SEARS CANADA SEEKS ONLINE DOMINANCE
Byline: Brian Dunn
MONTREAL — Sears Canada Inc., the country’s most profitable department store chain, hopes to further boost its fortunes by developing a separate online shopping portal — and selling space on it to other retailers.
The Toronto-based company also plans to launch an online auction in the fall and a Christmas gift registry, similar to a wedding gift registry, in an effort to drum up new business and get customers to linger on its Web site.
With the help of Toronto-based Boston Consulting Group, Sears is exploring the possibility of using its extensive distribution network to fulfill orders for other online retailers, although it said it was premature to provide any details about how it would work.
The objective is to position itself as the dominant online retailer in Canada. This would include developing a service for delivering the merchandise of third-party retailers.
Sears Canada, 55 percent-owned by Sears, Roebuck & Co., already has in place one of the best infrastructures, with 110 department stores, 25 furniture and appliance stores and 2,000 pick-up locations for its catalog business across the country.
The company turned in a record performance last year, boosting earnings 36 percent from 1998 to $135.7 million (converted from Canadian dollars at current exchange rates) on sales of $4.16 billion versus $3.72 billion.
It also acquired the T. Eaton Co., its name, brands and 16 key locations across the country. Some of the locations will be converted to Sears stores, allowing the firm to enter new markets. Downtown locations where Sears has never had a presence will be renovated and reformatted as Eaton’s to compete against the Bay department stores. The discontinued Eaton’s catalog will also be relaunched.
“Our plan to enter these new markets under the Eaton’s banner will allow us to offer dramatically different merchandise and service selection to attract new customers, without causing any confusion about what our Sears stores already stand for,” said Sears Canada chairman and chief executive officer Paul Walters.
Sears plans to offer 24,000 items online this year at Sears.ca, triple the offerings available in 1999. The retailer expects its Internet sales to reach $115 million this year and $238 million next year versus $15 million in 1999. The company’s goal is to grow three times faster than the overall e-commerce growth in Canada. Online sales are expect to more than double this year to $2 billion from $953 million last year, according to a report by J.C. Williams Group of Toronto.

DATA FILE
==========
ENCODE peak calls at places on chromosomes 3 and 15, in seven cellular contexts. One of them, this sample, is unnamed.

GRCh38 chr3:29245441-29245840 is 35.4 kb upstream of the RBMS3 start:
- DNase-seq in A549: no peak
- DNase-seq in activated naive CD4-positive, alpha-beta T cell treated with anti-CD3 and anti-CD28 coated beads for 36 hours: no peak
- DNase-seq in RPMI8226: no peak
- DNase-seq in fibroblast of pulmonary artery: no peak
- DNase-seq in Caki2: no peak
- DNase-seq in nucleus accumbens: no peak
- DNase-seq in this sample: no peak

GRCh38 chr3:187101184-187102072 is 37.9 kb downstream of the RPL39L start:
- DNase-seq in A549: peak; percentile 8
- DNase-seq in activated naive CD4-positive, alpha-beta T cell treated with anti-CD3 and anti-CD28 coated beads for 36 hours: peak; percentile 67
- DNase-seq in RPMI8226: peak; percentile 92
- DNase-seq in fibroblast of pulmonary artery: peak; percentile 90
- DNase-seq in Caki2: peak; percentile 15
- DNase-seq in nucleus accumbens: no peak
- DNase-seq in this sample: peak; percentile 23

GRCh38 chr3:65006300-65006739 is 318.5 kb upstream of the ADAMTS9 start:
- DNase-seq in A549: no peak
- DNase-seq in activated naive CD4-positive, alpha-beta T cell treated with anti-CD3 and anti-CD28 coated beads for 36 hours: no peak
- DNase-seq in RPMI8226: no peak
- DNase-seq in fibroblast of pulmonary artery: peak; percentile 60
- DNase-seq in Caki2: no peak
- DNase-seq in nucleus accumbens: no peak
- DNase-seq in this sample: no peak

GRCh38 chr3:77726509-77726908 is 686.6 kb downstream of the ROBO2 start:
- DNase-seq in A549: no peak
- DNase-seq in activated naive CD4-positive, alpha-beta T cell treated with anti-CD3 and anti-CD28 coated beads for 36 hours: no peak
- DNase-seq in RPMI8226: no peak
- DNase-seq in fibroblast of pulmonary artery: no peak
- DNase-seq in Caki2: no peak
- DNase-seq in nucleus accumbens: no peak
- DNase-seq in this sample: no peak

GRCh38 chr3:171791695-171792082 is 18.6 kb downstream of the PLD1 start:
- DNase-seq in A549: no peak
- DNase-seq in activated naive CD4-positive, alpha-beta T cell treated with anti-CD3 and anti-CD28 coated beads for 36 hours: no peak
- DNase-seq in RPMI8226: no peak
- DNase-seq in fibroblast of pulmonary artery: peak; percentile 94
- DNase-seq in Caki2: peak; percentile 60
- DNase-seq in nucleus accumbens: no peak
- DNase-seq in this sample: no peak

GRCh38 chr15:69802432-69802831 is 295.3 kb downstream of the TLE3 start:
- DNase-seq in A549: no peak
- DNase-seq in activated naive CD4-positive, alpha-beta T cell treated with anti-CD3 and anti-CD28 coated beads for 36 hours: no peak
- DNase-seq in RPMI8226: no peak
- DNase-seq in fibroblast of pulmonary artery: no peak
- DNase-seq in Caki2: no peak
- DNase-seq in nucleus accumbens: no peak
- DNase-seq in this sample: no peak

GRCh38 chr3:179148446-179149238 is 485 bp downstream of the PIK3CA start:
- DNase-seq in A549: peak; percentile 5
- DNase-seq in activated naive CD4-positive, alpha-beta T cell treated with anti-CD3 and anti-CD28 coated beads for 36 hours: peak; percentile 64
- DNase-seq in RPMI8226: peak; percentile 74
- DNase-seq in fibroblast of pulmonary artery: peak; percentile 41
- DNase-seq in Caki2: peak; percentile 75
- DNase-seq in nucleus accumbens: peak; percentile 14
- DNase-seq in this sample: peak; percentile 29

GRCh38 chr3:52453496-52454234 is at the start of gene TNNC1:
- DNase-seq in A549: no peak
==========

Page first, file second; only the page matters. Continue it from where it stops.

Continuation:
It’s an ambitious target for Sears but probably attainable, given its infrastructure, according to retail consultant Jim Okamura at J.C. Williams.
“They’re trying to leverage their infrastructure, which is as good as or better than anything out there. But because they cover so many categories, it won’t be an easy task selling third-party merchandise without running into a conflict. They’ll have to find specialty stores to represent, like Nevada Bob’s, which they sell.”
By selling online for others, Sears also faces the risk of compromising its brand equity, said Okamura.
“It’s almost like running your own e-commerce departments, and Sears may not be stringent enough to police the system.”
But Okamura applauds the idea of an online auction as a way to reduce inventory: “It’s like an online equivalent to outlet stores.”
The online auction will have two elements — the traditional auction to clear surplus inventory, similar to that of the eBay auction site, and a second, so-called Dutch component similar to those held at Filene’s Basement, where merchandise is offered at progressively lower prices until a buyer makes a bid.
By beefing up its online activity, however, Sears could cannibalize its traditional selling channels.
“That’s the big question mark for all retailers,” said Okamura. “At this point, nobody knows what’s going to happen. But Sears is as savvy as anyone and will go after consumers and worry about it later.
“The theory is, it’s better to lose a customer to yourself than to a competitor.”
Okamura gives a lot of credit to Walters for the company’s aggressive rush into e-commerce.
“Going back 18 months or so, when Sears was nominated for best retailer by the Retail Council of Canada, Walters predicted growth would come mostly from nontraditional channels,” he said. “He’s proving it.”